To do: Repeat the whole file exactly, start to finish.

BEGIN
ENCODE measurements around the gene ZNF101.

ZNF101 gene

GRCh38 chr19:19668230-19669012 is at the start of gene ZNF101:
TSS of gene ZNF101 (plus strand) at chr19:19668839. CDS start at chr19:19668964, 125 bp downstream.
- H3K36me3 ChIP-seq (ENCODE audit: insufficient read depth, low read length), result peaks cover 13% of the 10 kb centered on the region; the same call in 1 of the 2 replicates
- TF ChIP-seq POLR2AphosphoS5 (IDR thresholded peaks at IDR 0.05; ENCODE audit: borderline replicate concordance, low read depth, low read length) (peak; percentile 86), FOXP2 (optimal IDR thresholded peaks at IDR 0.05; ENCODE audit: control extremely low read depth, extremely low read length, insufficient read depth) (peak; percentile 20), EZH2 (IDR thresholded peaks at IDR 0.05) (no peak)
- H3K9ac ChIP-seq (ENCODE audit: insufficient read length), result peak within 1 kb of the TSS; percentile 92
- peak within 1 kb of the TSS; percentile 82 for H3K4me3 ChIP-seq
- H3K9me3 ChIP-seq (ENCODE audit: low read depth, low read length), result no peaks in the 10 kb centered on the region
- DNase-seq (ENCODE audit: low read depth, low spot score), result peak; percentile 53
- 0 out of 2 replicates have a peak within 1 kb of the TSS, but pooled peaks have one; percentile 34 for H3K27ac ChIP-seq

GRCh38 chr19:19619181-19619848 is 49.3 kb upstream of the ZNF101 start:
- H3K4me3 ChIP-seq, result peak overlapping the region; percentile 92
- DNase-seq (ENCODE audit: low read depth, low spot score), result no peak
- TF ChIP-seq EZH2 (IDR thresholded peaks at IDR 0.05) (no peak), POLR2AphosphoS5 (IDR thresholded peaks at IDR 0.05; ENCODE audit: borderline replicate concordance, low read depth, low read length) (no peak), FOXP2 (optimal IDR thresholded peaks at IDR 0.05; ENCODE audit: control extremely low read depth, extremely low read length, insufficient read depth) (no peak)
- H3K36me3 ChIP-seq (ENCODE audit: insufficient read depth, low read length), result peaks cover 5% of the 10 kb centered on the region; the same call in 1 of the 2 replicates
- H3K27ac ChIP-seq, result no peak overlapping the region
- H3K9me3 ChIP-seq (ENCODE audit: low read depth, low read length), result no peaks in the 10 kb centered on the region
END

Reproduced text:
ENCODE measurements around the gene ZNF101.

ZNF101 gene

GRCh38 chr19:19668230-19669012 is at the start of gene ZNF101:
TSS of gene ZNF101 (plus strand) at chr19:19668839. CDS start at chr19:19668964, 125 bp downstream.
- H3K36me3 ChIP-seq (ENCODE audit: insufficient read depth, low read length), result peaks cover 13% of the 10 kb centered on the region; the same call in 1 of the 2 replicates
- TF ChIP-seq POLR2AphosphoS5 (IDR thresholded peaks at IDR 0.05; ENCODE audit: borderline replicate concordance, low read depth, low read length) (peak; percentile 86), FOXP2 (optimal IDR thresholded peaks at IDR 0.05; ENCODE audit: control extremely low read depth, extremely low read length, insufficient read depth) (peak; percentile 20), EZH2 (IDR thresholded peaks at IDR 0.05) (no peak)
- H3K9ac ChIP-seq (ENCODE audit: insufficient read length), result peak within 1 kb of the TSS; percentile 92
- peak within 1 kb of the TSS; percentile 82 for H3K4me3 ChIP-seq
- H3K9me3 ChIP-seq (ENCODE audit: low read depth, low read length), result no peaks in the 10 kb centered on the region
- DNase-seq (ENCODE audit: low read depth, low spot score), result peak; percentile 53
- 0 out of 2 replicates have a peak within 1 kb of the TSS, but pooled peaks have one; percentile 34 for H3K27ac ChIP-seq

GRCh38 chr19:19619181-19619848 is 49.3 kb upstream of the ZNF101 start:
- H3K4me3 ChIP-seq, result peak overlapping the region; percentile 92
- DNase-seq (ENCODE audit: low read depth, low spot score), result no peak
- TF ChIP-seq EZH2 (IDR thresholded peaks at IDR 0.05) (no peak), POLR2AphosphoS5 (IDR thresholded peaks at IDR 0.05; ENCODE audit: borderline replicate concordance, low read depth, low read length) (no peak), FOXP2 (optimal IDR thresholded peaks at IDR 0.05; ENCODE audit: control extremely low read depth, extremely low read length, insufficient read depth) (no peak)
- H3K36me3 ChIP-seq (ENCODE audit: insufficient read depth, low read length), result peaks cover 5% of the 10 kb centered on the region; the same call in 1 of the 2 replicates
- H3K27ac ChIP-seq, result no peak overlapping the region
- H3K9me3 ChIP-seq (ENCODE audit: low read depth, low read length), result no peaks in the 10 kb centered on the region